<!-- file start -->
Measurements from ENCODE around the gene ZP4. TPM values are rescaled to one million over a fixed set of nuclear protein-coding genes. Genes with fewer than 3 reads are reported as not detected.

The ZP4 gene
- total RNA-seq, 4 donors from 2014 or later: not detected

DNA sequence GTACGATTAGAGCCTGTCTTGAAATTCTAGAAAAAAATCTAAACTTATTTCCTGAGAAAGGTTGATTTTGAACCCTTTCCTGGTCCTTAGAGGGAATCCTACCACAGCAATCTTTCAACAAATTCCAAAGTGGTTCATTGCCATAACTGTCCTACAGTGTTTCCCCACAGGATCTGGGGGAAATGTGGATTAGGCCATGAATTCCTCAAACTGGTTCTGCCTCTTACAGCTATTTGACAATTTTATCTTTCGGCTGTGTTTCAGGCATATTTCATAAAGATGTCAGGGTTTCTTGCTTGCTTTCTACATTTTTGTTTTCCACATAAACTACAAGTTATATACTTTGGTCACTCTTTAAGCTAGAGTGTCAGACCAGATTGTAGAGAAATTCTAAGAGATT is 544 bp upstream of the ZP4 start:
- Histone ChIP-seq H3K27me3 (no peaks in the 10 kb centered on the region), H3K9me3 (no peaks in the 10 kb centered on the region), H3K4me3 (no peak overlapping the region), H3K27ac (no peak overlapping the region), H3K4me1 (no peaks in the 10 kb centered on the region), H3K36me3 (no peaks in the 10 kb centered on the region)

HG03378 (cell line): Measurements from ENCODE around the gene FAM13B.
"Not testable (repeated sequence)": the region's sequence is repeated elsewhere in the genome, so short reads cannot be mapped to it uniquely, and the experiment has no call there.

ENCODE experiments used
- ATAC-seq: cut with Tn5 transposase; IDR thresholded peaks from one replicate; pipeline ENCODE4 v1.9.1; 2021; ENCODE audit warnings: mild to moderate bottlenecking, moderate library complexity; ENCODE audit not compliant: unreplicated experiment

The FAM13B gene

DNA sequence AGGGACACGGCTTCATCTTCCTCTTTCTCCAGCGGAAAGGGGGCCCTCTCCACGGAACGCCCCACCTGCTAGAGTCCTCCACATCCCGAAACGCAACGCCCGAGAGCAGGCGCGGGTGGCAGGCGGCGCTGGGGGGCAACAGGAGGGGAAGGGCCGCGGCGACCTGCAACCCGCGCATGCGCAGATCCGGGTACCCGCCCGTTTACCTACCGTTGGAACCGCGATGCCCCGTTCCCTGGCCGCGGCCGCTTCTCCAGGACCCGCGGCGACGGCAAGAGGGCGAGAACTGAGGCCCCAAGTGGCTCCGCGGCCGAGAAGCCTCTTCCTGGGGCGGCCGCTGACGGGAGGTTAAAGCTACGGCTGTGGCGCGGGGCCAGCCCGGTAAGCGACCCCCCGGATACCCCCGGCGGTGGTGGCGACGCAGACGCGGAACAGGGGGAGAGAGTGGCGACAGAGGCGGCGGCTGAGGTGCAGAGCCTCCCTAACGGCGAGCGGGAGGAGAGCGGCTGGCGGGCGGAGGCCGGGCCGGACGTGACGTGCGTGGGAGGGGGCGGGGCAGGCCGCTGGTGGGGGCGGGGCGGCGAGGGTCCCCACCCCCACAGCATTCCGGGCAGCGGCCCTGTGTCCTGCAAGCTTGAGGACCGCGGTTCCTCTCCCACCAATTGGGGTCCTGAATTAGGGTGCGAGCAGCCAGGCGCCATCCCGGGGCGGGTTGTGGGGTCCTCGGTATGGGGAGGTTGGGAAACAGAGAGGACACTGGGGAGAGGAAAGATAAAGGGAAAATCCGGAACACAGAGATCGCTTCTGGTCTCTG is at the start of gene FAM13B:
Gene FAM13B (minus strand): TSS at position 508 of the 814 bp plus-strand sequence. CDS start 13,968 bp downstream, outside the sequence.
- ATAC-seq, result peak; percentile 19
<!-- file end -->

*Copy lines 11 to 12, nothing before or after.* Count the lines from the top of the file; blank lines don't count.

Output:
DNA sequence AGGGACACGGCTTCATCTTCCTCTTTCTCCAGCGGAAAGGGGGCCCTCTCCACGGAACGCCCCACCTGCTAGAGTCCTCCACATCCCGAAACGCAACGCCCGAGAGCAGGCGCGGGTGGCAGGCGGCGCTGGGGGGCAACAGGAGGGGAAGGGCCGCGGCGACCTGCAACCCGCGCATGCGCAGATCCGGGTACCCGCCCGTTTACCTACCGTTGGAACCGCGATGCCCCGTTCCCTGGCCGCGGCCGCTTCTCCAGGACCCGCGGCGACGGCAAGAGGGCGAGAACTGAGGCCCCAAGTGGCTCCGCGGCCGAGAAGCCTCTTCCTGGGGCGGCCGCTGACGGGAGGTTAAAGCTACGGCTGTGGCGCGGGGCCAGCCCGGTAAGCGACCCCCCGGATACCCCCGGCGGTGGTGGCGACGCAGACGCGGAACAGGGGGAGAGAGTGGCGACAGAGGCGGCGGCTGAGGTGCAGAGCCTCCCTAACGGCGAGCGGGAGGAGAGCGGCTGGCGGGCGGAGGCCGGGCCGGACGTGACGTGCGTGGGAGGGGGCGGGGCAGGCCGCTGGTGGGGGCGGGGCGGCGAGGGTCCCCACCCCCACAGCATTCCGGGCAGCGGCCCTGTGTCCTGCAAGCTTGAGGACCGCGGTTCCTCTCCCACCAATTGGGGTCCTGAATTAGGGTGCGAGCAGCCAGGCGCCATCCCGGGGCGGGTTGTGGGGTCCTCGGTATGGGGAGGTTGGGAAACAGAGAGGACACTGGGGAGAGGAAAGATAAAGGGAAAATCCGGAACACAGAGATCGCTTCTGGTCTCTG is at the start of gene FAM13B:
Gene FAM13B (minus strand): TSS at position 508 of the 814 bp plus-strand sequence. CDS start 13,968 bp downstream, outside the sequence.